There are many people of color and their allies who hear “Make America Great Again” and shudder.
Is it intended to refer to economic progress for all? To enhancing our country’s status on the world stage?
Or, as many of us understand, does it mean going backwards in time when white-Christian supremacy was a matter of fact, and the rest of us knew “our place.”
During the Q/A portion of a keynote speech I gave last week for the Opportunity Coalition in Denver, I was asked whom I most wanted to interview. My answer was: Dr. Martin Luther King. Not just to ask him about the turbulent 60’s and the Civil Rights Movement but more importantly to ask him about today. In the 21st Century we are still dealing with hatred in multiple forms: racism, misogyny, homophobia, xenophobia, Islamophobia.
Sadly, I won’t ever get the chance to ask the man who brought millions from all walks of life together in search of peace why this ugly cancer called hate still exists in this otherwise amazing country. The fact is racism never went away in the land of free. It was simply swept under the rug, out of sight. That is until we started tripping over it.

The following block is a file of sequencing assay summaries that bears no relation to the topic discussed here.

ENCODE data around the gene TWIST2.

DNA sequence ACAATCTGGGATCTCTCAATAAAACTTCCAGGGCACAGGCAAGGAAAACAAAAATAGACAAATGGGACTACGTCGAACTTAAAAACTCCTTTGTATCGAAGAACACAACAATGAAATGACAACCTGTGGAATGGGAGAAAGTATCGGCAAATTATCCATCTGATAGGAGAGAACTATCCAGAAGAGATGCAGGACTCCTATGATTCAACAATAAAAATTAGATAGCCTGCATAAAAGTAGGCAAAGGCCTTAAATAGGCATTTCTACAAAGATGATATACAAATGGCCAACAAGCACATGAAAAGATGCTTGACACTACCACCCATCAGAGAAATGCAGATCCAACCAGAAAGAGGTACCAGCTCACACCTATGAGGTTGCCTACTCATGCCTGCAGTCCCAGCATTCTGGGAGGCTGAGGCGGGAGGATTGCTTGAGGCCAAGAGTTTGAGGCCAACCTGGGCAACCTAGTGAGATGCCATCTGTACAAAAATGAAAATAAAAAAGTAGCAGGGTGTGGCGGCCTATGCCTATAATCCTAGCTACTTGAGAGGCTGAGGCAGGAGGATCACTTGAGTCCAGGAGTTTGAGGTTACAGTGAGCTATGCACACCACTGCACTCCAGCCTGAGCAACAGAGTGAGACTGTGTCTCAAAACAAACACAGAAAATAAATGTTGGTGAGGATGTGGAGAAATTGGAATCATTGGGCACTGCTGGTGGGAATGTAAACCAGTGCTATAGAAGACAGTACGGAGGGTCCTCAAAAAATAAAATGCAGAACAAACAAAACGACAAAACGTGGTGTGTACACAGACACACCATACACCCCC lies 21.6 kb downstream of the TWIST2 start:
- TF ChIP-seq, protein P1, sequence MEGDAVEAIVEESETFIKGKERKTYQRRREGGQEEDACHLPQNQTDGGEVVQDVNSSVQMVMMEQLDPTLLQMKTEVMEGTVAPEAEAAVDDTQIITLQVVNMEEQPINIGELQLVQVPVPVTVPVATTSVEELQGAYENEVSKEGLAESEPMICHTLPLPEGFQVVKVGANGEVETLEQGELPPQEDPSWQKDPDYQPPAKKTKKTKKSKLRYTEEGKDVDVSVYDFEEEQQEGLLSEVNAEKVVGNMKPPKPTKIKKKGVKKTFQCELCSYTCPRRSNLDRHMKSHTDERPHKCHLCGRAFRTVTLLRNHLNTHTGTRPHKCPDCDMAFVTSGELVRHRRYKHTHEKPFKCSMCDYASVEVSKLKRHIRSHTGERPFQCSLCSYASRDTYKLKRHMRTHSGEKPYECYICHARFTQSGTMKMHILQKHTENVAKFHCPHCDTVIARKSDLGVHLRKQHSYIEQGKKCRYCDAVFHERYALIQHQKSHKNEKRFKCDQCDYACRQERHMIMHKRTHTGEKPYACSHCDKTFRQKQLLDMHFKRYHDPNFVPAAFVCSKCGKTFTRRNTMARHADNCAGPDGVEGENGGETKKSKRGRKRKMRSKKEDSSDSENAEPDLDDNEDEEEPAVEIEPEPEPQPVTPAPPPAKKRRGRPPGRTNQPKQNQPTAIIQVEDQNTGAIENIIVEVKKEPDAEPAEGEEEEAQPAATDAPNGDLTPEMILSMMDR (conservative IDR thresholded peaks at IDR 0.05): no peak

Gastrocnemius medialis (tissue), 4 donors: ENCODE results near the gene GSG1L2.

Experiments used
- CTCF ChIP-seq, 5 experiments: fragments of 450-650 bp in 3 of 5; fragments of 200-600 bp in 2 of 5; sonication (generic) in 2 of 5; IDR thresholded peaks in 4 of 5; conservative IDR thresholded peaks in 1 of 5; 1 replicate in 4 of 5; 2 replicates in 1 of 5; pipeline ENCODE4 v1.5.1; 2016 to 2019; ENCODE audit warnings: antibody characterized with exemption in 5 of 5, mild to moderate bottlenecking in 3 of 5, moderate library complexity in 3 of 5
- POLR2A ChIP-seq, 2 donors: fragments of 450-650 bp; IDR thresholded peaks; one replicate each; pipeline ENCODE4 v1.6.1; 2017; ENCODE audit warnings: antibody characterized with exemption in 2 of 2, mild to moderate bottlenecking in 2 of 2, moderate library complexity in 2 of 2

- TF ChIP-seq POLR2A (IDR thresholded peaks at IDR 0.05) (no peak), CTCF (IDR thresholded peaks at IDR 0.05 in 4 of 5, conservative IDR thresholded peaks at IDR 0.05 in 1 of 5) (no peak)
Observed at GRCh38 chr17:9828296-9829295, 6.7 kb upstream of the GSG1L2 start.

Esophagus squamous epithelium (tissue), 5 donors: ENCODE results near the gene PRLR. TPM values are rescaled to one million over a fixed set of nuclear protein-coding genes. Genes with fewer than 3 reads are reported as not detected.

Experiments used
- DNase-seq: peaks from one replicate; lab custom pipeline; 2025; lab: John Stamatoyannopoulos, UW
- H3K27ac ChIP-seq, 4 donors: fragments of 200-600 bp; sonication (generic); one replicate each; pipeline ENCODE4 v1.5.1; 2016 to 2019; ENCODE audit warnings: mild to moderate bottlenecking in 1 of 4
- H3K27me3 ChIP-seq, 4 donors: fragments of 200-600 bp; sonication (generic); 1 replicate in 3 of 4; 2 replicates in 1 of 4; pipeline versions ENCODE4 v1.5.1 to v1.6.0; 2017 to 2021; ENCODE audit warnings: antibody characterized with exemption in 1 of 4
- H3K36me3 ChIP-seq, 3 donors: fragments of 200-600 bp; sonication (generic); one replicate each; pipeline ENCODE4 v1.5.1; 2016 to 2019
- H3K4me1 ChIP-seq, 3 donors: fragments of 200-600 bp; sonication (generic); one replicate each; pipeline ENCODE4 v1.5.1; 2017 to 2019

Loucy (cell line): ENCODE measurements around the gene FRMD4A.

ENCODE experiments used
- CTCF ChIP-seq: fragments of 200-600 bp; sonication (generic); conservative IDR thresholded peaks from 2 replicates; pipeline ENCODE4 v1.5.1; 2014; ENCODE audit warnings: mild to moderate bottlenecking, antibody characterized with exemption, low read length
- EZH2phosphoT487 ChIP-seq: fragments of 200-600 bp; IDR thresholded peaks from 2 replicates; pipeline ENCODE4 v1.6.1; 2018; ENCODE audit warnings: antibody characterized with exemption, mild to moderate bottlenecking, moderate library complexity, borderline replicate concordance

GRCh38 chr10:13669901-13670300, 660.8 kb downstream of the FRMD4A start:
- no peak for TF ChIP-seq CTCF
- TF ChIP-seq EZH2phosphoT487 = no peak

Overt racism started to rear it’s ugly head again when we elected the first Black President of the United States. Then, we elected a president who legitimized hate by showcasing the views of the alt-right right and including racists in his Cabinet.
And speaking from his golf club in New Jersey recently President Trump condemned the violence in Charlottesville Virginia “on many sides.” Excuse me? Is there a moral side to white supremacy?
But, look. I’m not putting the blame solely on the current administration. We are all in this 240+ year old boat together. And dauntingly racism has been around in this country in one form or another for all that time.
The place to start is to be honest about how we are showing up in the world.
I challenge you – as I have committed myself - to find your own unique way to make a positive difference in the world. Are you fighting hate with hate? Or are you shining your light by finding sustainable, impactful ways to make the world a more peaceful and equitable place?
As Dr. King said:
“Put yourself in a state of mind where you say to yourself, 'Here is an opportunity for me to celebrate like never before, my own power, my own ability to get myself to do whatever is necessary.”